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Proverbs 2:1-22

January 12, 2015

In the first chapter we saw the first mention of the “fear of the Lord” as the beginning of wisdom; in other words, a transcendent ethical commitment is at the heart of a wise life.  The first several verses of chapter two develop this theme by arguing that the earnest pursuit of wisdom will lead to the fear of the Lord and a commitment to justice, equity, prudence, personal integrity and knowing God.

But is this still true?  Today we pursue wisdom in a very different way:  not through religion or even through philosophy, but through science.  Science has become the final arbiter of what is true and wise.  So human behavior is studied scientifically and sometimes gets boiled down to evolutionary biology.  In other words, there is no such thing as good or bad, there is just survival.  The elaborate laws and mores of society are human constructs which, at base, are unwittingly motivated by our “selfish genes” for the survival of our clan.

It is true that the ancient Jews knew nothing about genes, evolutionary biology, or the scientific method.  But they knew human nature–perhaps better than we do.  And they knew that human nature is profoundly selfish and always prone to wanting to live “above the law” or beyond the confines of morality.  They knew that we humans have an endless capacity for self-justification for whatever we do or want, and that we quite often delude ourselves.  Our use of science to justify the ejection of morality and the reality of good and evil is simply the most recent manifestation of this persistent human trait which is so self-destructive.

Personally, I love science and I believe in science.  But I do not think science is well-suited for determining ethics and how to live.  Science is wise about “things” but not about relationships.

The Book of Proverbs, and indeed the Bible as a whole, is an argument that our highest wellbeing comes from submission to that which is transcendent, and that wisdom and justice are written into the fabric of all existence.  These are not mere human constructs; they are the ground of existence.  We will not find atoms of justice and wisdom as we scientifically pull apart the material of the universe; but if we contemplate the nature of existence and what it means to be human, and submit to transcendent mystery, we will discover grace that binds all things together.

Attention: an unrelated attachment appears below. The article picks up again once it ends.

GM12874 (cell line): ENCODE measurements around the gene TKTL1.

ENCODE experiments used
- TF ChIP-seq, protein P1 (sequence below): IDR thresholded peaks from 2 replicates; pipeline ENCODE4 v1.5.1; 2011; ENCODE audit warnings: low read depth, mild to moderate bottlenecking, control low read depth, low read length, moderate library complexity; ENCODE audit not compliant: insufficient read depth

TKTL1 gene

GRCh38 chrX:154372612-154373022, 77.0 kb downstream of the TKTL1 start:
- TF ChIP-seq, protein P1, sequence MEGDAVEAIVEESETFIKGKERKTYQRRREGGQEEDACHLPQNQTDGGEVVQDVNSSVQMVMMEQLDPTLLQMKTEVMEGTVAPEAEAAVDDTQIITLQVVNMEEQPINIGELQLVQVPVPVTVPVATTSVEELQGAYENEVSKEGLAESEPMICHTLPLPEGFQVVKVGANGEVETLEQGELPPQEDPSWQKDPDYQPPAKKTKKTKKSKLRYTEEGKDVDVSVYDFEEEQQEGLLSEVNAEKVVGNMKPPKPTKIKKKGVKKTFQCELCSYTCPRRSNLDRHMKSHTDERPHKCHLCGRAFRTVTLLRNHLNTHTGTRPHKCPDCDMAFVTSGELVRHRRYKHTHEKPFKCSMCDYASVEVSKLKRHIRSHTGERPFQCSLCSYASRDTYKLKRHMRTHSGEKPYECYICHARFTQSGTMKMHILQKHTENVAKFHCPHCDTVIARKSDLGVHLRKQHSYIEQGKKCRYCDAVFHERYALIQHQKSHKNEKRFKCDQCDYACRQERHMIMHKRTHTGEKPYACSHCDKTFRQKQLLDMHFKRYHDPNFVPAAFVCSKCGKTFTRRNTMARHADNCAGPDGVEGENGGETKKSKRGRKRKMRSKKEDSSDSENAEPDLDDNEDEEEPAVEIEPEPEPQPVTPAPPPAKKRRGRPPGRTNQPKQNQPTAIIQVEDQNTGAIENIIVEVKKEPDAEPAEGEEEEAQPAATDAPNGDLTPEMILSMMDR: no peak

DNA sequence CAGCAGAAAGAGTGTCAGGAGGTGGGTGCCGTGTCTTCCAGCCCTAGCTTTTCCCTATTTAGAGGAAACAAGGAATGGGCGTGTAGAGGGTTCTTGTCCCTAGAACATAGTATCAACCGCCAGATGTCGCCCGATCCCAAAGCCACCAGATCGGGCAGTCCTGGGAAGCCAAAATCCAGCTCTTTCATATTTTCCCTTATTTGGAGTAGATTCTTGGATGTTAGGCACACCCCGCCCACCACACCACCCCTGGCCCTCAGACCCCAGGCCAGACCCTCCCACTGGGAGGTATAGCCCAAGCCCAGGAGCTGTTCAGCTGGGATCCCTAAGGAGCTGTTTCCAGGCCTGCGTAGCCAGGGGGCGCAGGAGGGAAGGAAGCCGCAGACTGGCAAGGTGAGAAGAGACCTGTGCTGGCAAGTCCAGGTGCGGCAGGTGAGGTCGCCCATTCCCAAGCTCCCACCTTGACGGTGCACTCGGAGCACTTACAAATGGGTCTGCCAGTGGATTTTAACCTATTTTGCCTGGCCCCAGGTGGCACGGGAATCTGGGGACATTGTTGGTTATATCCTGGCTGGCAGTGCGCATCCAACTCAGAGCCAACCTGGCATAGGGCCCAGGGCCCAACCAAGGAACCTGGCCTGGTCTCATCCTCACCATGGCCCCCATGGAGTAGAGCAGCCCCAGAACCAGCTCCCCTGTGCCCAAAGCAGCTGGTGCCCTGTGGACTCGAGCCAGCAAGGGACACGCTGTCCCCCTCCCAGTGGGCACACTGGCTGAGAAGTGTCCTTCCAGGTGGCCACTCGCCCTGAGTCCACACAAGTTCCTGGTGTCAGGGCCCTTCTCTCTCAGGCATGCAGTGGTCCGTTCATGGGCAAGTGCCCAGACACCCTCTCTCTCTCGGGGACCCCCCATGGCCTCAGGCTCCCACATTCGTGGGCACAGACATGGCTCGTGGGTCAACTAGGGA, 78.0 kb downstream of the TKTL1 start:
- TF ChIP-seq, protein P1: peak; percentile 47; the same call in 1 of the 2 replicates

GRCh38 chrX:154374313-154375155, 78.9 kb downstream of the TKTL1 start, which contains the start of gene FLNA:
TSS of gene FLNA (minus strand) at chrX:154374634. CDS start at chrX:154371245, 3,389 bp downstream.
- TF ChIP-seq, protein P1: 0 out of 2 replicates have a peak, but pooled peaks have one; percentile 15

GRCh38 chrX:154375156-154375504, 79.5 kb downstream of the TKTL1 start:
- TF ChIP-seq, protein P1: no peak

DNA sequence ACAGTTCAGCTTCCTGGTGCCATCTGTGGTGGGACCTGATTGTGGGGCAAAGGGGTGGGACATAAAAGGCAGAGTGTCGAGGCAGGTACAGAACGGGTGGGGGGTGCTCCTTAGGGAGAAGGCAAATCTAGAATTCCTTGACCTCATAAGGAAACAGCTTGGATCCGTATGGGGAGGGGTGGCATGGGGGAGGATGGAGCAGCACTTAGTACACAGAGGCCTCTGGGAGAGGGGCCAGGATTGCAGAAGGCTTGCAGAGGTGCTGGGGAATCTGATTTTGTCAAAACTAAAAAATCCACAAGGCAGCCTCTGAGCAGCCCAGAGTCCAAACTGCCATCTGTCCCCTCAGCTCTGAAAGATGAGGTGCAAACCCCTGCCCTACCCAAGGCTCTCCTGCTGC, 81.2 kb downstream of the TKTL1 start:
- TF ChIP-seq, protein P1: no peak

Verses 16-19 unintentionally reveal the male bias (and phobias) of the Book of Proverbs.  Watch out for strange women who lure you into adultery!  But isn’t it men who initiate most adultery?  Isn’t this a shameless shifting of blame, an unwarranted fear of the female?  Once again (as in Eden) it is the female who is blamed for snaring the male and pulling him down into death.  But in reality, it is men in patriarchal societies who are prone to abusing women.  It is women–even in our society today–who must watch out for devious men.

On the positive side, this passage is remarkable for what it implies about the institution of marriage.  Verse 17 alludes to the “sacred covenant” of marriage.  We know very little about biblical marriage practices, and some passages in the Bible might lead us to conclude that–for men–fidelity and lifelong monogamy was not necessarily expected.  And yet this passage seems to imply that marriage–for both the man and the woman–is a sacred monogamous bond that needs to be honored.  Not to do so is destructive of the self.

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From → Proverbs

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